Making on-the-job training pay

It is well established that the best “job training” takes place on the job. But it is also well known that young, low-skilled workers are highly mobile from firm to firm, giving their current employers next to no incentive to contribute to those workers’ non-firm-specific human capital (which is economese for teaching them anything that would increase their value to their next emploers).

Why not figure out a way to estimate the human capital of each worker entering the workforce or re-entering it after some moderately long period (say, six months) and then give the employer a financial stake in improving that stock by paying the first employer a share of the worker’s payroll taxes over the next several years (maybe a declining share over time) no matter where that employee was then working? This would encourage hiring entering or re-entering workers, encourage giving them jobs in which they learn useful skills, and encourage employers to take the process of giving job references for current and former employees seriously.

Obvious problems:

1. It costs money. But given the public stake (thorough taxes and transfers) in increasing the human capital of low-skilled workers, and especially young ones, a well-designed program ought to be a net benefit even looking at the public fisc alone.

2. The market will take care of it; workers will accept lower wages for firms that invest in their non-firm-specific human capital, so there’s no market failure to fix. That assumes more knowledge and foresight than many young workers may have, and assumes away all the rigidities in the labor market that prevent such bargains from being struck.

3. It will disadvantage existing labor-force participants and those with high measured human capital compared to new entrants and re-entrants with low measured human capital. True enough, though the size of the effect is open to question. This problem could be eased some by phasing out payments gradually rather than sharply as previous labor force participation and measured human capital rise.

4. (The flip side of #2): In the past, subsidy programs for hard-to-place workers have proven to do more harm than good because program eligibility became a stigmatizing factor. Less of a problem if the program applies to lots of workers.

5. Many employers may ignore the payments in making management decisions, thus wasting the entire subsidy paid to them.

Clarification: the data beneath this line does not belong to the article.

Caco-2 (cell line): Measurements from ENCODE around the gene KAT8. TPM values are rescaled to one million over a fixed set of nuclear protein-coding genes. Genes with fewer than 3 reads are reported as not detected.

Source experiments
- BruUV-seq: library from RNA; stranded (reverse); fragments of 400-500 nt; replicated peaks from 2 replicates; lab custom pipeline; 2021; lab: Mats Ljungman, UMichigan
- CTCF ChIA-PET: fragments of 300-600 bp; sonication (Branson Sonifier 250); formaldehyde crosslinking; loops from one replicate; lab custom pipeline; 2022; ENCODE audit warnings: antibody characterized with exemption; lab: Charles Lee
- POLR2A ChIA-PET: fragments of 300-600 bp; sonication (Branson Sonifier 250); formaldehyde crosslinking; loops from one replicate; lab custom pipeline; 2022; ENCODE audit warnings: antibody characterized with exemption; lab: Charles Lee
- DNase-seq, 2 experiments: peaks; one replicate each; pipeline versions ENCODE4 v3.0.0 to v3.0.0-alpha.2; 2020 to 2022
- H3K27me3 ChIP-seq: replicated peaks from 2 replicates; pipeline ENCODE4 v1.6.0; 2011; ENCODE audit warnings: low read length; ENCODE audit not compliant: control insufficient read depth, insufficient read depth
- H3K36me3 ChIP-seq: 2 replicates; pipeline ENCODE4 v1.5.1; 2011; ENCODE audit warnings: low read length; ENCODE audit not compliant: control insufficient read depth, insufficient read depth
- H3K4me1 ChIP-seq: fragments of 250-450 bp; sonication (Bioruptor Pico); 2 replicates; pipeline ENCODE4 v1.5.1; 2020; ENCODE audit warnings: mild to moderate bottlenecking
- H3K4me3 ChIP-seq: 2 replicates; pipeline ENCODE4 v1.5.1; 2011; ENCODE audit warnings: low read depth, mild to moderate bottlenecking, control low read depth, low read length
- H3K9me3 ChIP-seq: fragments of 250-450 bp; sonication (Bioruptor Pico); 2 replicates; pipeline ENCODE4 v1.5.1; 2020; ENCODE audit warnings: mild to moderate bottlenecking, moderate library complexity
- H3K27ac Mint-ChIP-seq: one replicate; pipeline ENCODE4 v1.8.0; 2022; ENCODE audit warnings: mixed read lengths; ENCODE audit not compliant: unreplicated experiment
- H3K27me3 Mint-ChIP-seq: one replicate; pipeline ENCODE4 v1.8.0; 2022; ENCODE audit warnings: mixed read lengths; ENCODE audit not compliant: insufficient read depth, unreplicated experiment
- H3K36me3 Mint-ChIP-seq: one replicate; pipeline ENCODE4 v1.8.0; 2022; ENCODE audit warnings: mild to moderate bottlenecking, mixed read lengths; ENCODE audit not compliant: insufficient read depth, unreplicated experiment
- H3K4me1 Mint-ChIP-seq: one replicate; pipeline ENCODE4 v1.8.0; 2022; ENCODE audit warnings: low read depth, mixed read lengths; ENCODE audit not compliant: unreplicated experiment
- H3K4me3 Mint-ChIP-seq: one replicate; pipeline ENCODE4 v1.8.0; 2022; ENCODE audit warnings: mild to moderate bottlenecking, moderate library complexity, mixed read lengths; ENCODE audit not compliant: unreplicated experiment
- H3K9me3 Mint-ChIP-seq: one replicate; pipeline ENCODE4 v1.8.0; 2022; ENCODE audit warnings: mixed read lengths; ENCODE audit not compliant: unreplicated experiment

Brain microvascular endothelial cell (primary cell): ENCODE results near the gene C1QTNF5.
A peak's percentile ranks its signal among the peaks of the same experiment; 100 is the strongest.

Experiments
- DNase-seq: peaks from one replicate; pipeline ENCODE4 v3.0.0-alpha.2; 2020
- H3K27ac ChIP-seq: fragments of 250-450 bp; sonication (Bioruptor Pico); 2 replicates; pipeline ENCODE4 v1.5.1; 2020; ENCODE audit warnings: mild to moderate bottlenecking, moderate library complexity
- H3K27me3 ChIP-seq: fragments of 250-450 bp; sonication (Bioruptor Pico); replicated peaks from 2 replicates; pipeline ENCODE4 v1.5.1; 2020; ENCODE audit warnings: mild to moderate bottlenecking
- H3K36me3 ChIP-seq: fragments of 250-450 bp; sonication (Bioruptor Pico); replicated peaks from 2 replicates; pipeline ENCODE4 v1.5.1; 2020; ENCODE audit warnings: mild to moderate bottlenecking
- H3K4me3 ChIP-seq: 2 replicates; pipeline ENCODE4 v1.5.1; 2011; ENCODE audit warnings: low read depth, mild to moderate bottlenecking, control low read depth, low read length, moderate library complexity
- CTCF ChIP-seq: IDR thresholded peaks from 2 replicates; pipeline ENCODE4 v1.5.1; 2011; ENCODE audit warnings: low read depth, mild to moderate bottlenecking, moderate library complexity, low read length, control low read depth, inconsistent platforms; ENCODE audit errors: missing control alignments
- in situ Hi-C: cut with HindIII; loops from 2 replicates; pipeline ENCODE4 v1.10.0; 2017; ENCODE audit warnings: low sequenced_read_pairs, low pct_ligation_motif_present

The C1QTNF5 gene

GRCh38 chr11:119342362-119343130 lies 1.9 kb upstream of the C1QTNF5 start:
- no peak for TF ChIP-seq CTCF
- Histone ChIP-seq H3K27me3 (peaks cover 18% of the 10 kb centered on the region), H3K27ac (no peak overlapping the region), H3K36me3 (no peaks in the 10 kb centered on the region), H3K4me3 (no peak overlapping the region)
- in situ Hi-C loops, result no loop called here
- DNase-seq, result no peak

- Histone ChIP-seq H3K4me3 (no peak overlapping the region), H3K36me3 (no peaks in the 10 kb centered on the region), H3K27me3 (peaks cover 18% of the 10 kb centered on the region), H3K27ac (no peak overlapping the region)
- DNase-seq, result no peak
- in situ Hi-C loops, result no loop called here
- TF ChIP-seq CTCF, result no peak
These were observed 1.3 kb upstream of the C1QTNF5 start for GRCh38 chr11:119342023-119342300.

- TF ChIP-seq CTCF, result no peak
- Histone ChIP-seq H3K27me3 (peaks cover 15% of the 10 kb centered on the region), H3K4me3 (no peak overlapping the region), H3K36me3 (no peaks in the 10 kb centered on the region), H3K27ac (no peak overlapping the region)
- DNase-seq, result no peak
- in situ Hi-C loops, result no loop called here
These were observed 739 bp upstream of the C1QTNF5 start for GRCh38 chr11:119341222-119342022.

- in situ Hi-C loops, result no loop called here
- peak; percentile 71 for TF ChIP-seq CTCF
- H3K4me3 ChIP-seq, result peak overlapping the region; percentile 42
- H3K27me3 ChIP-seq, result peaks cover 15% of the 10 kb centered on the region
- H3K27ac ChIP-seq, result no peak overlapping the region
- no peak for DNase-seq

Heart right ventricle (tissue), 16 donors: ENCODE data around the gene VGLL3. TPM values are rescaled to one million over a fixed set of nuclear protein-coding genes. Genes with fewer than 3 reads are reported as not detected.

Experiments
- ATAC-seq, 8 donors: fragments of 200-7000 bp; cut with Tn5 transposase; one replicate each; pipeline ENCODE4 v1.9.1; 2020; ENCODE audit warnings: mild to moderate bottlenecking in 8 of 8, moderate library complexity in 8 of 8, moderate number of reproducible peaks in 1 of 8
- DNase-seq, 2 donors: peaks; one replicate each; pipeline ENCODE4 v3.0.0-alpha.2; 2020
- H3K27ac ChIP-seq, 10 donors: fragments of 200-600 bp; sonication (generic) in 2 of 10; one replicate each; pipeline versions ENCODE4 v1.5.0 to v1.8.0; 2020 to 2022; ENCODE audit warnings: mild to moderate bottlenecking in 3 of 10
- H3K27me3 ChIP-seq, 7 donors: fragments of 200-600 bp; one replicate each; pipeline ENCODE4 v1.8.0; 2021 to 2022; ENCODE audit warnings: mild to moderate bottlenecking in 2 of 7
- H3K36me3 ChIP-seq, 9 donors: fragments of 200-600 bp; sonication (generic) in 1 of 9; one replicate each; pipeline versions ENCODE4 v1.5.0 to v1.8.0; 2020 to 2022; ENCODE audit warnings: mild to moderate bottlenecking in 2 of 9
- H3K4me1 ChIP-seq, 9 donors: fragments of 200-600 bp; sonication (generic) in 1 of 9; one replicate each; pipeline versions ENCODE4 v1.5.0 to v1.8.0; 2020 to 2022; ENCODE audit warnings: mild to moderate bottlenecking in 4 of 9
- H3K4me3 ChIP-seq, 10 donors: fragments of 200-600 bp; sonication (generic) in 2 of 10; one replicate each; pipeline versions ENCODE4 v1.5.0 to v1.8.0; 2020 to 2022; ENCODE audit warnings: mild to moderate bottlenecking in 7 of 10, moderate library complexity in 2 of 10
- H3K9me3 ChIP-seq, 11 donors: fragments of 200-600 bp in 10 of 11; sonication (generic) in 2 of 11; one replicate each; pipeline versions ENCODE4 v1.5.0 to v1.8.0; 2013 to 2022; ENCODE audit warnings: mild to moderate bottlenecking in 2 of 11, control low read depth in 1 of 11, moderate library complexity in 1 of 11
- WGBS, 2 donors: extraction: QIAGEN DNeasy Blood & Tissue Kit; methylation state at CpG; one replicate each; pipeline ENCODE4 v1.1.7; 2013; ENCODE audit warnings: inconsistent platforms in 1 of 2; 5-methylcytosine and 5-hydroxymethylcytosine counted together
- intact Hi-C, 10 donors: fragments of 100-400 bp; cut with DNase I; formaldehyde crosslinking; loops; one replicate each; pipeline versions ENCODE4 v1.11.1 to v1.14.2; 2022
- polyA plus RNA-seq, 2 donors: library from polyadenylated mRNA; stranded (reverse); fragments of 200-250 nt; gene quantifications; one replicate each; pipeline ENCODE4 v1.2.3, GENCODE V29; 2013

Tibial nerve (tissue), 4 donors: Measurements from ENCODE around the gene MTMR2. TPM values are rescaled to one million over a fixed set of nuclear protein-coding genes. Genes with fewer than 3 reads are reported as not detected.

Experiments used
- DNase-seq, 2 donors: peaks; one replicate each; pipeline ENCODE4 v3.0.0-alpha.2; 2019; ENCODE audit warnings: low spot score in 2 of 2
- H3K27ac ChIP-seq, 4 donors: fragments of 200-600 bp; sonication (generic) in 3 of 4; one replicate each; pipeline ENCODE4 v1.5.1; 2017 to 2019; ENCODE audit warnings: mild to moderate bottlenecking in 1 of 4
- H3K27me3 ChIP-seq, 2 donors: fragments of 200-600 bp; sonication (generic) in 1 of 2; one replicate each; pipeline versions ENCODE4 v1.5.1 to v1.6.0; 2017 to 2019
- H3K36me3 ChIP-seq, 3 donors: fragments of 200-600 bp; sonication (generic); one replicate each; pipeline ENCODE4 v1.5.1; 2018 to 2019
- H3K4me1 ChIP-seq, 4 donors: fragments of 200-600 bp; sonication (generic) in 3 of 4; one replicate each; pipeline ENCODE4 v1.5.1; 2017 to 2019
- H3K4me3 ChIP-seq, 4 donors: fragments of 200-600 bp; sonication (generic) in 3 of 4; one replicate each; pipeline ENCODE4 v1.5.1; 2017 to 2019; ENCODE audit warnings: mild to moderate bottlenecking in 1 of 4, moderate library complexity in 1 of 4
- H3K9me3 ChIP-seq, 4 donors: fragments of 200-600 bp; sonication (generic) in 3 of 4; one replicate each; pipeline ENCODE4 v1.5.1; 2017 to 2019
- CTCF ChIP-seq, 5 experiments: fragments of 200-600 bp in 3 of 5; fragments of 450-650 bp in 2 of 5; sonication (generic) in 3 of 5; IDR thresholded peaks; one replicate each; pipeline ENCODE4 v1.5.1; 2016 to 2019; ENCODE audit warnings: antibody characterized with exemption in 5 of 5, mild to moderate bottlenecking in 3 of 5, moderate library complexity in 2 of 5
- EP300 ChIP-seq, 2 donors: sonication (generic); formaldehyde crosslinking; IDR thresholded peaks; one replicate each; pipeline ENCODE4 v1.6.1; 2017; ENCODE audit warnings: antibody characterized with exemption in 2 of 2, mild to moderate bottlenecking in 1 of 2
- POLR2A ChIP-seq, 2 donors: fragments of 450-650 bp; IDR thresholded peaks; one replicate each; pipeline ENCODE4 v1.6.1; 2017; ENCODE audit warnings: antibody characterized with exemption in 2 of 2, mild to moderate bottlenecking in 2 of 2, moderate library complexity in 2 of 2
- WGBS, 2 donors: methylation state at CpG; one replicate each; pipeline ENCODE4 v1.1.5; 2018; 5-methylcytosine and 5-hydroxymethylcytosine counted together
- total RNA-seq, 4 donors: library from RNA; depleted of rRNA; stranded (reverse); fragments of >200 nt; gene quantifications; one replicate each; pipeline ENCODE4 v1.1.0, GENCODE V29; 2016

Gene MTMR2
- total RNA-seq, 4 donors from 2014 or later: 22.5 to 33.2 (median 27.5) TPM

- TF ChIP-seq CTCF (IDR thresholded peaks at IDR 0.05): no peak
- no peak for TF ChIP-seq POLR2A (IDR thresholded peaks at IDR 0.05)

6. Whatever the system to measure previous labor force participation and human capital, some companies will try to game the system by taking workers whose actual job prospects are better than they look.

7. Another form of gaming would involve maintaining heavy turnover while providing next to no training, in hopes of collecting the subsidy from those workers who, on their own, later did well in the job market. A minimum tenure requirement at the first employer in order to trigger the payments, and a formula that considered the performance of all eligible employees, with deductions for companies that produced large numbers of “duds,” would help avoid that at the cost of increased complexity and perhaps some addition incentive to “cherry-pick.”

8. By reducing the cost to the firm of employee turnover, the program would diminish firms’ incentives to treat low-skilled new labor market entrants well once they were hired. Again, the subsidy formula might be jiggered to reduce that effect.

I don’t assert that any given subsidy program would be the optimal one. This idea needs a significant investment in design and testing.

What almost can’t be right is to continue to leave the incentive for firms to invest in the non-firm-specific human capital of low-capital new or returning labor force participants at zero.

Author: Mark Kleiman

Professor of Public Policy at the NYU Marron Institute for Urban Management and editor of the Journal of Drug Policy Analysis. Teaches about the methods of policy analysis about drug abuse control and crime control policy, working out the implications of two principles: that swift and certain sanctions don't have to be severe to be effective, and that well-designed threats usually don't have to be carried out. Books: Drugs and Drug Policy: What Everyone Needs to Know (with Jonathan Caulkins and Angela Hawken) When Brute Force Fails: How to Have Less Crime and Less Punishment (Princeton, 2009; named one of the "books of the year" by The Economist Against Excess: Drug Policy for Results (Basic, 1993) Marijuana: Costs of Abuse, Costs of Control (Greenwood, 1989) UCLA Homepage Curriculum Vitae Contact: